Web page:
If you’re a writer, or hoping to become one, then micro-fiction offers a way to practice your craft, find new readers and get ideas down on the page, fast and furious.
I’ve been experimenting with micro-fiction of late – and loving it.
Micro-fiction is a subset of flash fiction – which itself is normally defined as less than 1,000 words. Micro-fiction has no official definition, though it could be anything from 140 characters (for Twitter fiction) up to 100 words – or 250 words, or maybe even 500 words. Though that would really count as a magnum opus, the ‘War and Peace’ of micro-fiction.
Here why you should consider writing and reading micro-fiction:
1. It’s fast and fun
2. There are no rules (other than ‘keep it short’). This is the Wild West of storytelling.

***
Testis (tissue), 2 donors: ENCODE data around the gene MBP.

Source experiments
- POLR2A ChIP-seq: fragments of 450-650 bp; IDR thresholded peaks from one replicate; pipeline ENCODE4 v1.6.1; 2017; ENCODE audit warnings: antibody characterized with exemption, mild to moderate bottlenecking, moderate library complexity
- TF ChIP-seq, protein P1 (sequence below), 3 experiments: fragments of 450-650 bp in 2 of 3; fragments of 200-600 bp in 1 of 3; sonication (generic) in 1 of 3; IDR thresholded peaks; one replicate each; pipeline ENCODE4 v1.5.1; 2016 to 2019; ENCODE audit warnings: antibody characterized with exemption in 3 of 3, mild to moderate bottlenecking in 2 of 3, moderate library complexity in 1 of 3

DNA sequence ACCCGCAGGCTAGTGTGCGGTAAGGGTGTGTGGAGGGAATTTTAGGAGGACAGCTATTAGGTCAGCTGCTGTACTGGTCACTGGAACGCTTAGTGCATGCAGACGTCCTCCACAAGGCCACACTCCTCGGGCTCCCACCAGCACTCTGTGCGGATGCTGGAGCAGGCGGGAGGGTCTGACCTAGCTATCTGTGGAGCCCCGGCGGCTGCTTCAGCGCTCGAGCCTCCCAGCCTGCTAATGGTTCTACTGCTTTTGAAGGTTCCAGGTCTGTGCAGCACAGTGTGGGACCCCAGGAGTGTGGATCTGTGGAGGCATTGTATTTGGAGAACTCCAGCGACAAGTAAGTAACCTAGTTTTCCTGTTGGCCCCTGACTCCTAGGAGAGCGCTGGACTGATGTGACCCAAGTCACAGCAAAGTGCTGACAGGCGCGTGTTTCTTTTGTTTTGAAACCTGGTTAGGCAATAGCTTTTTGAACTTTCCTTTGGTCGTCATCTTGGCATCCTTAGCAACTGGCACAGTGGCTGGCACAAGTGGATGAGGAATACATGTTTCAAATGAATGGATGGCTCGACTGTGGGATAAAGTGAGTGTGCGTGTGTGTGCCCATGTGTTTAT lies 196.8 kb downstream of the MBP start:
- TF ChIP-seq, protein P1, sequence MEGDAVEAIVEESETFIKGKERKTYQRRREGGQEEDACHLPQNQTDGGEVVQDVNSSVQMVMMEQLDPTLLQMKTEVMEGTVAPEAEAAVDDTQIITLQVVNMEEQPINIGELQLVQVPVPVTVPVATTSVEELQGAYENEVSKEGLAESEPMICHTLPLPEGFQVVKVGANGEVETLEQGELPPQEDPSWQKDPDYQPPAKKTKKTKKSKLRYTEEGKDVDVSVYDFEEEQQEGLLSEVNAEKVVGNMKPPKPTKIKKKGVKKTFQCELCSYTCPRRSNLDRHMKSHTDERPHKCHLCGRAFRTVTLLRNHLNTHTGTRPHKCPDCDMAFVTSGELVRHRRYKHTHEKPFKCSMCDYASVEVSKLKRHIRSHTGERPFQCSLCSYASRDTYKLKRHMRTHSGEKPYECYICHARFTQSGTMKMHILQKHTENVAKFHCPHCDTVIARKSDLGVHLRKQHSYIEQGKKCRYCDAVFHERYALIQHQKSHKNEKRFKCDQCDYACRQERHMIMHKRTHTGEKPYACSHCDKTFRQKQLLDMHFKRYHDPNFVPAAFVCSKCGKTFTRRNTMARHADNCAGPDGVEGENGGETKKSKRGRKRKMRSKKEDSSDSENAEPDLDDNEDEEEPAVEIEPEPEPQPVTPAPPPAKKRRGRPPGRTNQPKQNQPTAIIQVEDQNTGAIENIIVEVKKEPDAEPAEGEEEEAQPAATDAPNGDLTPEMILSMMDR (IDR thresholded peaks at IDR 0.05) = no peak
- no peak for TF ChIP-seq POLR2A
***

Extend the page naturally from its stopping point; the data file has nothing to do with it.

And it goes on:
3. It’s a great way to re-use ideas that came to nothing (or half a page of scribbled lines)
4. It’s easy to experiment
5. It hones story-telling
6. It provides ideal content for your author blog or website
7. It’s an easy and quick way for readers to get to know your style and get to like your stuff.
8. You can easily fit it in between other projects, to keep your creative juices flowing.
9. Some of your micro tales may become launchpads for bigger projects.
10. It could help you find your feet, or your writing voice, or your genre, or your passion, or your own style.
11. (Because all good lists go to eleven) There are markets out there – webzine and magazines publishing micro-fiction. You may not earn a fortune, or even get published. But you have nothing to lose except a little time.